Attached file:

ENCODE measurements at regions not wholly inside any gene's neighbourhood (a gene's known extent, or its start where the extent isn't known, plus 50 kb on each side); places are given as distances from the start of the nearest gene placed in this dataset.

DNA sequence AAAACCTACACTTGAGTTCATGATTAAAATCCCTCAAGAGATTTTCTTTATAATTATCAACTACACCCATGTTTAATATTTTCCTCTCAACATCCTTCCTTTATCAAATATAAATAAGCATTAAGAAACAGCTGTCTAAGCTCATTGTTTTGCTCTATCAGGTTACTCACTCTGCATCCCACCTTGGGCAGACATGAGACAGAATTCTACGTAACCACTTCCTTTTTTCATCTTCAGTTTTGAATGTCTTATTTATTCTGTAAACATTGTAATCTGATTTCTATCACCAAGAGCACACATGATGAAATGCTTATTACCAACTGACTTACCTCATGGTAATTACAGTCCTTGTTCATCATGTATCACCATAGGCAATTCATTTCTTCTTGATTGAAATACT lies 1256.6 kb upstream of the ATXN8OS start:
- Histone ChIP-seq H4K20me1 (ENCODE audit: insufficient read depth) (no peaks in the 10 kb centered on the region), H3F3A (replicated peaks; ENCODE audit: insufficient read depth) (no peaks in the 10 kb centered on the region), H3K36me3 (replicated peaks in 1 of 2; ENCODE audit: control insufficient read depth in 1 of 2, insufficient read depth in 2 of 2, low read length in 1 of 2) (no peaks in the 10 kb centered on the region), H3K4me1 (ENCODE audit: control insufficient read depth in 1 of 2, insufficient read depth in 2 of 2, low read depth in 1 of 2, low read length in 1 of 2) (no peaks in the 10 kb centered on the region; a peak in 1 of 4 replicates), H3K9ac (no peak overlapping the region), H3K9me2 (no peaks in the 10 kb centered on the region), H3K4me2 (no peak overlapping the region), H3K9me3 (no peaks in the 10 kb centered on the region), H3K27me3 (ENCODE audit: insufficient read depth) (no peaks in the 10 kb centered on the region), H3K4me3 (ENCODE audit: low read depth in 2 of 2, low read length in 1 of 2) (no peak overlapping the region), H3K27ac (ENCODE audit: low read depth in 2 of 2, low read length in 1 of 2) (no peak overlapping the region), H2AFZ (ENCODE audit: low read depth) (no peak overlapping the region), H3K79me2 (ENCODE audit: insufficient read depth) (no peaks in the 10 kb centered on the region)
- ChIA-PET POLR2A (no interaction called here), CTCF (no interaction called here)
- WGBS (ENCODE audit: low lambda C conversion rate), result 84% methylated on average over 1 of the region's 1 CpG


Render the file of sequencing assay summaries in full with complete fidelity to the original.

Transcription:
ENCODE measurements at regions not wholly inside any gene's neighbourhood (a gene's known extent, or its start where the extent isn't known, plus 50 kb on each side); places are given as distances from the start of the nearest gene placed in this dataset.

DNA sequence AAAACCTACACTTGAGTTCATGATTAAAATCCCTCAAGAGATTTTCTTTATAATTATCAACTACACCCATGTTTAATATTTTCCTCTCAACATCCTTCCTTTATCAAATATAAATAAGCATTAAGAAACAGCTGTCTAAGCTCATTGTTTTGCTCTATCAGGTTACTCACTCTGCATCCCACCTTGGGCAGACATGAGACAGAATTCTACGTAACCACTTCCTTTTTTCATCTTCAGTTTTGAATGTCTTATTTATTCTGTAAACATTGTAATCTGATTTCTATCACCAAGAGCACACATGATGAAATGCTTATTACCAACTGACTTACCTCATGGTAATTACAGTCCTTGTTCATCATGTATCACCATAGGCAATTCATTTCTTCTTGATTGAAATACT lies 1256.6 kb upstream of the ATXN8OS start:
- Histone ChIP-seq H4K20me1 (ENCODE audit: insufficient read depth) (no peaks in the 10 kb centered on the region), H3F3A (replicated peaks; ENCODE audit: insufficient read depth) (no peaks in the 10 kb centered on the region), H3K36me3 (replicated peaks in 1 of 2; ENCODE audit: control insufficient read depth in 1 of 2, insufficient read depth in 2 of 2, low read length in 1 of 2) (no peaks in the 10 kb centered on the region), H3K4me1 (ENCODE audit: control insufficient read depth in 1 of 2, insufficient read depth in 2 of 2, low read depth in 1 of 2, low read length in 1 of 2) (no peaks in the 10 kb centered on the region; a peak in 1 of 4 replicates), H3K9ac (no peak overlapping the region), H3K9me2 (no peaks in the 10 kb centered on the region), H3K4me2 (no peak overlapping the region), H3K9me3 (no peaks in the 10 kb centered on the region), H3K27me3 (ENCODE audit: insufficient read depth) (no peaks in the 10 kb centered on the region), H3K4me3 (ENCODE audit: low read depth in 2 of 2, low read length in 1 of 2) (no peak overlapping the region), H3K27ac (ENCODE audit: low read depth in 2 of 2, low read length in 1 of 2) (no peak overlapping the region), H2AFZ (ENCODE audit: low read depth) (no peak overlapping the region), H3K79me2 (ENCODE audit: insufficient read depth) (no peaks in the 10 kb centered on the region)
- ChIA-PET POLR2A (no interaction called here), CTCF (no interaction called here)
- WGBS (ENCODE audit: low lambda C conversion rate), result 84% methylated on average over 1 of the region's 1 CpG